The Argus II allows Barbara Campbell, who lost her sight 20 years ago, to see the world through patterns of light. An artificial retina that is a sheet of electrodes implanted into Barbara's eye helps a device capture images before her and translate them into something she can see.
When this little girl was a few months old, her parents realized she wasn't using her left hand at all. Doctors discovered she has a rare condition where the blood flow is restricted to her brain because she is missing capillaries. To treat her condition, they have performed a series of complex surgeries on her brain -- without cutting into her skull.
The latest research on hip replacements finds female patients face a higher risk of needing a follow-up operation than men.
The following video shows a robotic assisted coronary artery bypass surgery performed at St. Vincent's Medical Center in Bridgeport, CT by Dr. Albert DiMeo, Director of Minimally Invasive and Robotic Cardiothoraic Surgery. This minimally invasive surgery uses the Da Vinci robot to harvest the left internal mammary artery (LIMA) which is then anastomosed to the left anterior descending coronary artery (LAD) using off-pump techniques.
A new technology is helping brain surgery residents improve their skills before they practice on patients. The machine actually simulates the sounds, feelings, and tactile feedback surgeons would experience in the OR.
Recovering from a spinal cord injury can be extremely difficult. Physical therapy and other interventions can help. But despite those efforts, some people are left with paralyzed or spastic limbs. A unique type of surgery offers hope to these patients.
Olympian and standout downhill skier Lindsey Vonn tore her anterior cruciate and medial collateral ligaments last week during a fall in the super-G competition at the world championships in Schladming, Austria. She also broke a bone in her lower leg. Orthopedic surgeon Sabrina Strickland explains Vonn's injuries in detail.
A new report reveals a staggering difference in the cost of medical procedures, depending on where you go for treatment. Dr. Kavita Patel, of Johns Hopkins Hospital, discusses this unsettling news.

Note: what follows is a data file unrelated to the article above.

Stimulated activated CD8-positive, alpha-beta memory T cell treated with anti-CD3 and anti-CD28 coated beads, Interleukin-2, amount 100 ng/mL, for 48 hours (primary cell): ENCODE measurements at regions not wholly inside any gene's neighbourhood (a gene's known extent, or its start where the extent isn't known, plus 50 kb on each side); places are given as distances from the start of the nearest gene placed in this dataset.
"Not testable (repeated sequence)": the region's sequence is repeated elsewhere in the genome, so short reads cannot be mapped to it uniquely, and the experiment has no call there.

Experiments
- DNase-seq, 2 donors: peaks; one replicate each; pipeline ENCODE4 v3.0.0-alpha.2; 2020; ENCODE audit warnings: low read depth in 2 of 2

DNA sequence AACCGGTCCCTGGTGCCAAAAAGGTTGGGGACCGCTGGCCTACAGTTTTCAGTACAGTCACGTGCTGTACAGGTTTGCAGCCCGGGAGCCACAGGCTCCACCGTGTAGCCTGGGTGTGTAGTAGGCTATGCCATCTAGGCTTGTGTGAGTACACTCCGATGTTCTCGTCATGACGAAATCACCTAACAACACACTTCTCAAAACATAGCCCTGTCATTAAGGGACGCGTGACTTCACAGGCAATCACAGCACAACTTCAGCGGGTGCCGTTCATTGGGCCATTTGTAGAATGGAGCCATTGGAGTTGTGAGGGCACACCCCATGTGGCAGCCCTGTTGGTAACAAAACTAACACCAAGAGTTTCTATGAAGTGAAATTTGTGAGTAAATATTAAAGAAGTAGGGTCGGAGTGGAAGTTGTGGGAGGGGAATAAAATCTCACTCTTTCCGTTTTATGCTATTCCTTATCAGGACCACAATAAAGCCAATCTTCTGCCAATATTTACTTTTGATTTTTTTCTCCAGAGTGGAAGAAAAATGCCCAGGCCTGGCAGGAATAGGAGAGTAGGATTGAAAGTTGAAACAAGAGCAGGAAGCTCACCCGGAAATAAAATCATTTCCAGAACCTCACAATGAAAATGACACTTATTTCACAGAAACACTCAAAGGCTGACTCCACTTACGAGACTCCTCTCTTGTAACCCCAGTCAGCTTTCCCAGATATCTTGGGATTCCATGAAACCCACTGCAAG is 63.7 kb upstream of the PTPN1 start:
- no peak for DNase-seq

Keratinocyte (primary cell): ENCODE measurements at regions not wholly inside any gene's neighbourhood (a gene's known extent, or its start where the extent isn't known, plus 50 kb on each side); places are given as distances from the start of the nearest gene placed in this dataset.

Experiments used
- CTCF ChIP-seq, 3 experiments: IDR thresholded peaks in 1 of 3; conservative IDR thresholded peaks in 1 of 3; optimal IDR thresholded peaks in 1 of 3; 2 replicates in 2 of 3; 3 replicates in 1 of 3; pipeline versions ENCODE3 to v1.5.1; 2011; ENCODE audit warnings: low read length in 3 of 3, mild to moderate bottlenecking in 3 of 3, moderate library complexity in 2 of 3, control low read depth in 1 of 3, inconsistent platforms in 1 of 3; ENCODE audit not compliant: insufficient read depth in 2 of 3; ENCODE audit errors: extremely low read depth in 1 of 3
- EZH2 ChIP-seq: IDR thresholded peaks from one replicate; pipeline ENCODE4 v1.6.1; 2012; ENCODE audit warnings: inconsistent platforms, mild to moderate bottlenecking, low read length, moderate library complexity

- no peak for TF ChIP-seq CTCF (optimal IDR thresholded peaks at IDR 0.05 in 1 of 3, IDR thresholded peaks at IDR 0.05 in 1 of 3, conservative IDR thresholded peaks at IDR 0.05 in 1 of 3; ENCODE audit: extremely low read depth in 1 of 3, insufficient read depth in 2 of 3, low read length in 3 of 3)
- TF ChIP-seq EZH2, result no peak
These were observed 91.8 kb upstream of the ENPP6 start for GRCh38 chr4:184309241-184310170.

Most children are a bit scared and apprehensive when they are forced to make a visit to a hospital emergency room. However, one Santa Monica medical center is making a concerted effort to make the ER experience easier on young children.
This 1-year-old boy from Ireland is about to head home after a unique surgical treatment at Children's Hospital in Boston. The two ends of Sergio O'Connor's esophagus were far apart, but a life-saving surgery has the young boy on the road to recovery.
With more and more patients in need of specialized care, doctors are turning to technology to help them be in more than one place at a time. Some are calling it one of the best advances in tele-medicine.
Doctors at Massachusetts General Hospital are using cutting-edge technology to treat a the common heart condition known as atrial fibrillation. Surgery to treat the condition often leads to several x-rays during the procedure. That may no longer be necessary.
A surgical simulator recently created by a group of young men allows "players" to perform a heart transplant. It's not quite a video game, and it's not quite a training tool. See for yourself...
Dr. Eric Topol has long been one of the world's foremost cardiologists. He has now become the foremost expert in the exploding field of wireless medicine. This explosion, he says, is about to make healthcare better and cheaper. Watch what he does with his cell phone.